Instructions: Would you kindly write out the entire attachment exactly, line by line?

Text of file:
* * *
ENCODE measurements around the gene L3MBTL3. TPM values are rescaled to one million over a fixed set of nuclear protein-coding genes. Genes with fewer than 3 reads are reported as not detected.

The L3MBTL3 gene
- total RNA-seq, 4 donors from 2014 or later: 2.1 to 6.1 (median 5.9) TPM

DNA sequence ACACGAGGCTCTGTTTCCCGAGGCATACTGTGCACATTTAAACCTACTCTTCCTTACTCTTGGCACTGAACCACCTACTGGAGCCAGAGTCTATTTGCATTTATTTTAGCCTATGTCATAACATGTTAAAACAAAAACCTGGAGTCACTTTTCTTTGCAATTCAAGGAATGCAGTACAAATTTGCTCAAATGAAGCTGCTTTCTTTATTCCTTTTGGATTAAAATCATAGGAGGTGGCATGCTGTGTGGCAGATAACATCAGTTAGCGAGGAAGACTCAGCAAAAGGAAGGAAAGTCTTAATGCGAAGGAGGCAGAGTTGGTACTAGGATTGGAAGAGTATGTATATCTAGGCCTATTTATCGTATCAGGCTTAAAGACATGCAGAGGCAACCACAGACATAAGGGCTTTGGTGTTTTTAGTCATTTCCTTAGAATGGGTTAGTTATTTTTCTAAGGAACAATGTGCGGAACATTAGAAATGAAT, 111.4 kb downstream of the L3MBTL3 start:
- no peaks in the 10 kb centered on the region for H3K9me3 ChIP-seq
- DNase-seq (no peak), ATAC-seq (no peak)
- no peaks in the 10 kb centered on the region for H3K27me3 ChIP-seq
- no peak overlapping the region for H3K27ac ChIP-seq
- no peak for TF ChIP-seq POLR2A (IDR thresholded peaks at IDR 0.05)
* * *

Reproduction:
ENCODE measurements around the gene L3MBTL3. TPM values are rescaled to one million over a fixed set of nuclear protein-coding genes. Genes with fewer than 3 reads are reported as not detected.

The L3MBTL3 gene
- total RNA-seq, 4 donors from 2014 or later: 2.1 to 6.1 (median 5.9) TPM

DNA sequence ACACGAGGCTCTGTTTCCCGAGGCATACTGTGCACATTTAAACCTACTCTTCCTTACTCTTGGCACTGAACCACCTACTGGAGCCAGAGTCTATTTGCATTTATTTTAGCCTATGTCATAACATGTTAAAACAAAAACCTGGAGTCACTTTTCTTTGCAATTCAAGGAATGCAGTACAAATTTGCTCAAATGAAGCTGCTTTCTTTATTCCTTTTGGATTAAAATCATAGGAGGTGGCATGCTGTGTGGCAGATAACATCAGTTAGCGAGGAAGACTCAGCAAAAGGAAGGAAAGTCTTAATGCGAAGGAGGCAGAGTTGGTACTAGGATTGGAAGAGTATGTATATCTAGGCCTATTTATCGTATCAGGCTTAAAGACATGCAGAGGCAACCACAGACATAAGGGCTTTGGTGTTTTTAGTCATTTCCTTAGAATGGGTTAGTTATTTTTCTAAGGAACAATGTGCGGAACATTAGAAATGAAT, 111.4 kb downstream of the L3MBTL3 start:
- no peaks in the 10 kb centered on the region for H3K9me3 ChIP-seq
- DNase-seq (no peak), ATAC-seq (no peak)
- no peaks in the 10 kb centered on the region for H3K27me3 ChIP-seq
- no peak overlapping the region for H3K27ac ChIP-seq
- no peak for TF ChIP-seq POLR2A (IDR thresholded peaks at IDR 0.05)